Defining week in the burgeoning rivalry of the NBA’s big two
By John Riordan
Americans like their team sports to be reduced to duels, the battle of stars who are more often than not defined by recent form.
This is a world where the quarterback assumes too much responsibility and can make or break a team. Running backs happily accept a heavy burden on their huge shoulders and tree-trunk legs, becoming the “face of the franchise” if the QB isn’t quite elite.
Baseball pushes its pitchers out onto the mound and build whole teams and fan bases around them.
Ice hockey is obsessed with its goal keepers (or “tenders”) and if you watch any big soccer game from Europe, it will be promoted as, for example, “Ronaldo and Portugal do battle with Arjen Robben and the Netherlands” or “Xavi and Spain take on the might of Robbie Keane and Ireland”. (Ok, maybe that second one didn’t happen.)
But it is in the NBA where this tendency to single out a pair of elite opponents becomes most apparent and it is why these next few days, you should be trying to stay up late to watch a couple of games from this season’s finals.
It is a tradition that has its roots in that sport’s foundational rivalry, two of the greatest centres or “big men” of all time, Wilt Chamberlain and Bill Russell. Not only were they an important presence for the sport as it tried to take a foothold in the American psyche during the early days of the league, they almost seemed like they were vital to each other’s careers, bettering themselves in order to outdo the other.
Chamberlain finished up with the better stats while Russell won far more titles (11 to two). The argument rages on.
Basketball feuds are often helped by the college system. It was at the 1979 National Championship game that Earvin ‘Magic’ Johnson and Michigan State overcame Larry Bird’s Indiana State before the two players went on to dominate the 1980s and each other’s every waking thought as the Celtics and the Lakers shared five titles between them.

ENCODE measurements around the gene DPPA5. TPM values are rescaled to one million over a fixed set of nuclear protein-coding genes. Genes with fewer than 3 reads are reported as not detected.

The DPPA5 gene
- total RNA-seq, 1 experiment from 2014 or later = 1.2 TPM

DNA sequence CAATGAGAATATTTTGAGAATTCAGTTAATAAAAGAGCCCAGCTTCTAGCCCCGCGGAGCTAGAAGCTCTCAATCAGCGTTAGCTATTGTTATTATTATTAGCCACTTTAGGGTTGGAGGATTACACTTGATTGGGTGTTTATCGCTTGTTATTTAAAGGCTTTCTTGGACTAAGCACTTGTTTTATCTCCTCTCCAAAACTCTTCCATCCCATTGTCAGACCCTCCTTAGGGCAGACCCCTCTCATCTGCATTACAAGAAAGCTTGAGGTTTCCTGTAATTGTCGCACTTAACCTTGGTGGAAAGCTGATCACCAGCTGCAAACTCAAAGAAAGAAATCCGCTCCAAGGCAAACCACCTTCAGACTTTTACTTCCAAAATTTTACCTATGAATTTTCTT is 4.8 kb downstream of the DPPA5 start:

Patrick Ewing and Georgetown beat Hakeem Olajuwon and the University of Houston in 1984 but revenge was Olajuwon’s ten years later when the Houston Rockets managed to come back from a 3-2 NBA Finals deficit to shock Ewing’s New York Knicks.
Game Four of this season’s series between the Miami Heat and the Oklahoma City Thunder was decided overnight but this has the potential to mark itself out as a rivalry for the ages if it keeps going the way it has been.
Thrown up in lights are Miami’s pantomime villain LeBron James and the relatively wholesome Kevin Durant, a pair of extreme talents residing on another level from their peers, separated by four years but sharing a common goal: a first title.
Nothing has been predictable. Miami have been written off as many times as Oklahoma have been prematurely crowned.
When Miami struggled against Philadelphia and Boston in previous rounds, it was the much maligned James who dragged his team through. After Durant destroyed the LA Lakers and the San Antonio Spurs, he carried that form into Game One against Miami. Any chance of a foregone conclusion went out the window in the two subsequent games as James channelled his anger into points on the board.
There’s no doubt, however, whom America wants to win and it isn’t the 27-year-old James, who first appeared on the front cover of Sports Illustrated a decade ago as a high school student who understood his ability but never could have imagined the storm of vitriol that would eventually pour down on him.
Durant has made more solid PR choices and although blessed with a slightly different talent set, his potential to dominate the game over the next decade is almost assured.
Intriguingly if he succeeds, it will surely be at the expense of his opposite number at Miami who mapped out his own plan to take over the sport without allowing for the emergence of the gangly DC native who has lit up the professional game since leaving the University of Texas after his first year.
This match-up would be all the more enjoyable if there was animosity but the only real tension exists between James and the media.
He has learned from his mistakes but any time he doesn’t turn in a flawless performance, he is castigated severely.
It doesn’t matter that James at his best brings him closer to all-time greatness. His best is only ever good enough. Durant has a little more leeway due to being all the more likeable. As with Russell and Chamberlain, it’ll come down to titles.
In the next few days, we might have the first defining chapter of basketball’s newest rivalry.
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